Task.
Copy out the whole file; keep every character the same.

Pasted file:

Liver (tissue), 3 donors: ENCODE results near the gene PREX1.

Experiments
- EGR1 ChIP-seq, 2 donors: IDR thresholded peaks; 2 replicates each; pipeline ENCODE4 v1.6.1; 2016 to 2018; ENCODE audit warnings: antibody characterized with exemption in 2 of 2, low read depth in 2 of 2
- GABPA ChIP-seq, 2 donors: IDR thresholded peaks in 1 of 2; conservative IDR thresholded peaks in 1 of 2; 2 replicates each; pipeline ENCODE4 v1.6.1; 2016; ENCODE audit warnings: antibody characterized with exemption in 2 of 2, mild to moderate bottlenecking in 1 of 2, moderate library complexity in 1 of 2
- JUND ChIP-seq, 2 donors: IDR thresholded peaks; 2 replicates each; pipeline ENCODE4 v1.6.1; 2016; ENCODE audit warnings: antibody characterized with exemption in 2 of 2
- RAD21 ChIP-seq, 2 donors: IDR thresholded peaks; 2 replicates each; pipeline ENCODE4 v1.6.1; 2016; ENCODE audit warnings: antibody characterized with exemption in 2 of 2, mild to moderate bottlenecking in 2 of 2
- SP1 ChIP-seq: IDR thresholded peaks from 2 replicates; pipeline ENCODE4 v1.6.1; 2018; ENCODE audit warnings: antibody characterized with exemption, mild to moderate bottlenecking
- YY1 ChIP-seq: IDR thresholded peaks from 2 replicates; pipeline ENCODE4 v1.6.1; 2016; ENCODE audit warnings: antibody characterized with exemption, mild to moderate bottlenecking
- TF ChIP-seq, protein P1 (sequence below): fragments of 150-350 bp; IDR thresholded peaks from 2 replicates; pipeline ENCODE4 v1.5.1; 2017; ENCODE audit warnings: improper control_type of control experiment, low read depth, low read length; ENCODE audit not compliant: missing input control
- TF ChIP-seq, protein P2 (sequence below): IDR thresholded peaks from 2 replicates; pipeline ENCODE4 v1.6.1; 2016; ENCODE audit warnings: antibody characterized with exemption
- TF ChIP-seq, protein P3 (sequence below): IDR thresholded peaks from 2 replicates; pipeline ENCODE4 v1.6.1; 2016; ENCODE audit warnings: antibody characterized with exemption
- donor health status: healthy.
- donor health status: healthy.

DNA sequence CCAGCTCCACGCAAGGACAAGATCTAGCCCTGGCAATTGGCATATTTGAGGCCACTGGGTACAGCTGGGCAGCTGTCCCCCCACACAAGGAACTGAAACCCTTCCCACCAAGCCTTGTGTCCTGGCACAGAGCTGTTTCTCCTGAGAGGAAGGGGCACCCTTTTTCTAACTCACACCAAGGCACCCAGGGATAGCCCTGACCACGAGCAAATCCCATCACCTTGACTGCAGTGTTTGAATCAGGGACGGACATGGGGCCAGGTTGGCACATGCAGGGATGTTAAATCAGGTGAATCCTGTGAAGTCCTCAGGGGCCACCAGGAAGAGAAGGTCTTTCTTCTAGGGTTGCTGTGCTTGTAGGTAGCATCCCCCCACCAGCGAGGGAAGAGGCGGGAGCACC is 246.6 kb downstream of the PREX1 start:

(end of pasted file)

Liver (tissue), 3 donors: ENCODE results near the gene PREX1.

Experiments
- EGR1 ChIP-seq, 2 donors: IDR thresholded peaks; 2 replicates each; pipeline ENCODE4 v1.6.1; 2016 to 2018; ENCODE audit warnings: antibody characterized with exemption in 2 of 2, low read depth in 2 of 2
- GABPA ChIP-seq, 2 donors: IDR thresholded peaks in 1 of 2; conservative IDR thresholded peaks in 1 of 2; 2 replicates each; pipeline ENCODE4 v1.6.1; 2016; ENCODE audit warnings: antibody characterized with exemption in 2 of 2, mild to moderate bottlenecking in 1 of 2, moderate library complexity in 1 of 2
- JUND ChIP-seq, 2 donors: IDR thresholded peaks; 2 replicates each; pipeline ENCODE4 v1.6.1; 2016; ENCODE audit warnings: antibody characterized with exemption in 2 of 2
- RAD21 ChIP-seq, 2 donors: IDR thresholded peaks; 2 replicates each; pipeline ENCODE4 v1.6.1; 2016; ENCODE audit warnings: antibody characterized with exemption in 2 of 2, mild to moderate bottlenecking in 2 of 2
- SP1 ChIP-seq: IDR thresholded peaks from 2 replicates; pipeline ENCODE4 v1.6.1; 2018; ENCODE audit warnings: antibody characterized with exemption, mild to moderate bottlenecking
- YY1 ChIP-seq: IDR thresholded peaks from 2 replicates; pipeline ENCODE4 v1.6.1; 2016; ENCODE audit warnings: antibody characterized with exemption, mild to moderate bottlenecking
- TF ChIP-seq, protein P1 (sequence below): fragments of 150-350 bp; IDR thresholded peaks from 2 replicates; pipeline ENCODE4 v1.5.1; 2017; ENCODE audit warnings: improper control_type of control experiment, low read depth, low read length; ENCODE audit not compliant: missing input control
- TF ChIP-seq, protein P2 (sequence below): IDR thresholded peaks from 2 replicates; pipeline ENCODE4 v1.6.1; 2016; ENCODE audit warnings: antibody characterized with exemption
- TF ChIP-seq, protein P3 (sequence below): IDR thresholded peaks from 2 replicates; pipeline ENCODE4 v1.6.1; 2016; ENCODE audit warnings: antibody characterized with exemption
- donor health status: healthy.
- donor health status: healthy.

DNA sequence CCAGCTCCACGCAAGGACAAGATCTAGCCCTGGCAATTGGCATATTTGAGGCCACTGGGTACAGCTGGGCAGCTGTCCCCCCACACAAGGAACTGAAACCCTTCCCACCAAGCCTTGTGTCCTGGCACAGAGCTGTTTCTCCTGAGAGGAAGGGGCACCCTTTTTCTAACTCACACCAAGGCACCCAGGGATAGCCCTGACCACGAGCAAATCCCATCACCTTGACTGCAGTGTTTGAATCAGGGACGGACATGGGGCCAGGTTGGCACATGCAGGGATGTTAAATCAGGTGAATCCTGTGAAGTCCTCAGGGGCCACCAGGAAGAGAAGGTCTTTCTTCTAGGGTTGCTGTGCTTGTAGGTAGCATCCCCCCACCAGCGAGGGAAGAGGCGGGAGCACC is 246.6 kb downstream of the PREX1 start: